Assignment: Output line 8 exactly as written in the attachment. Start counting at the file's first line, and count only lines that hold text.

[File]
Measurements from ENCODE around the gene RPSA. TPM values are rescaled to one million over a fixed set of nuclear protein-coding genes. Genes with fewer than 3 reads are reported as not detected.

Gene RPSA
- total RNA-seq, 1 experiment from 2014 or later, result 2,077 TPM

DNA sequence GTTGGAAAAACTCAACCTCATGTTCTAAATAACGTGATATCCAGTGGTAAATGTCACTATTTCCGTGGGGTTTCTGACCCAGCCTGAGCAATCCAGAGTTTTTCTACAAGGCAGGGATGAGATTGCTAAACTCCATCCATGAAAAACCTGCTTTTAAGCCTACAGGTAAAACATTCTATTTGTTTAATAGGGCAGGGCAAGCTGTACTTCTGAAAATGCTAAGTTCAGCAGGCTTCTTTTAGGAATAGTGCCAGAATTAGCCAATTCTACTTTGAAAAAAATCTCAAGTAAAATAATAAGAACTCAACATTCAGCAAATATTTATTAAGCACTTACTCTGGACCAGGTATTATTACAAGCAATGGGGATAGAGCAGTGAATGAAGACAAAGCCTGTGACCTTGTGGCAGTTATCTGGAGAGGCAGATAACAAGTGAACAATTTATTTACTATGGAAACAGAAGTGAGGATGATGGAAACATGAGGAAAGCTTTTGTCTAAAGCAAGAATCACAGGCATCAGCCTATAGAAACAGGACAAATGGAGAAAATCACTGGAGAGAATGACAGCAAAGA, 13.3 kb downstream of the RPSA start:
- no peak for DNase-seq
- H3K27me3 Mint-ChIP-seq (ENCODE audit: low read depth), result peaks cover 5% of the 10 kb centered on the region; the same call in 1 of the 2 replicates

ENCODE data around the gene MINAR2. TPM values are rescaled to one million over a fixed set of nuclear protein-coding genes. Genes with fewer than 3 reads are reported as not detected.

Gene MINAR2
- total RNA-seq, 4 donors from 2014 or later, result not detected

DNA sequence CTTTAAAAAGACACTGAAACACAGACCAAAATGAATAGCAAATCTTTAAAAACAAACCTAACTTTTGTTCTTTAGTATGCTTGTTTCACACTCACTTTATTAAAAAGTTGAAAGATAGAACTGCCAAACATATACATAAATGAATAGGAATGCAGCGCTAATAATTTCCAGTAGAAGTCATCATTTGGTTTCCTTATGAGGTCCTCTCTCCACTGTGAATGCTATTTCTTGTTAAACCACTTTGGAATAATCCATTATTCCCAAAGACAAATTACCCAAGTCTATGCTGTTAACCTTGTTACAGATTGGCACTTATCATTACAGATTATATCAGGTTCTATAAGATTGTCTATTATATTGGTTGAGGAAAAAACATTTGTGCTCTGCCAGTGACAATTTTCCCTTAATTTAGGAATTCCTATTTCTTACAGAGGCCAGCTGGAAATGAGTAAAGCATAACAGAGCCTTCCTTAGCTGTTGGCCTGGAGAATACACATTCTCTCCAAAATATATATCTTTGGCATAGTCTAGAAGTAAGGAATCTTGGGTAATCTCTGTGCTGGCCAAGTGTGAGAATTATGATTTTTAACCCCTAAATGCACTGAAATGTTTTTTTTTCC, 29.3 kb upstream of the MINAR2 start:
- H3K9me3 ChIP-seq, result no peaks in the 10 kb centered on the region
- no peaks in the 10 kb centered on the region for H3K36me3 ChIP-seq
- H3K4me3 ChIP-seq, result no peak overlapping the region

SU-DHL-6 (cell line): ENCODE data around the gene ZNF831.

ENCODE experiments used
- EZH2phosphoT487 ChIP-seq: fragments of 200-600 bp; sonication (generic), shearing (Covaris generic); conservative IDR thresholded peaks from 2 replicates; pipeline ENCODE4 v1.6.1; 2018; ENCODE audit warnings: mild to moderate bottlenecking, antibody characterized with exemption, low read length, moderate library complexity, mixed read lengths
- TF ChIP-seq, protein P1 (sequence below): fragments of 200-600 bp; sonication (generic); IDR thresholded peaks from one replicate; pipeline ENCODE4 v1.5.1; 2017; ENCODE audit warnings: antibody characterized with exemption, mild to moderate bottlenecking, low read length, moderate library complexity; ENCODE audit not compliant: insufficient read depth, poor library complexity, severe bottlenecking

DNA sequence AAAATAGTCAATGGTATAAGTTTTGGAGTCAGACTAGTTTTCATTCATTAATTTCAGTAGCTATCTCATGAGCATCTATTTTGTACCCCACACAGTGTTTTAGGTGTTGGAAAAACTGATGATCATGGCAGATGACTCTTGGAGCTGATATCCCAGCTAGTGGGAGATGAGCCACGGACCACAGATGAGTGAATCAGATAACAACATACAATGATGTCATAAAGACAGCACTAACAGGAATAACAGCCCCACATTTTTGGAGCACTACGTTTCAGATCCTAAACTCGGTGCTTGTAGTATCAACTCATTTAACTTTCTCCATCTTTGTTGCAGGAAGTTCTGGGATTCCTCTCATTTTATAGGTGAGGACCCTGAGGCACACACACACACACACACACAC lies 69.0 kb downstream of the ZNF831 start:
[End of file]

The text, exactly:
Gene MINAR2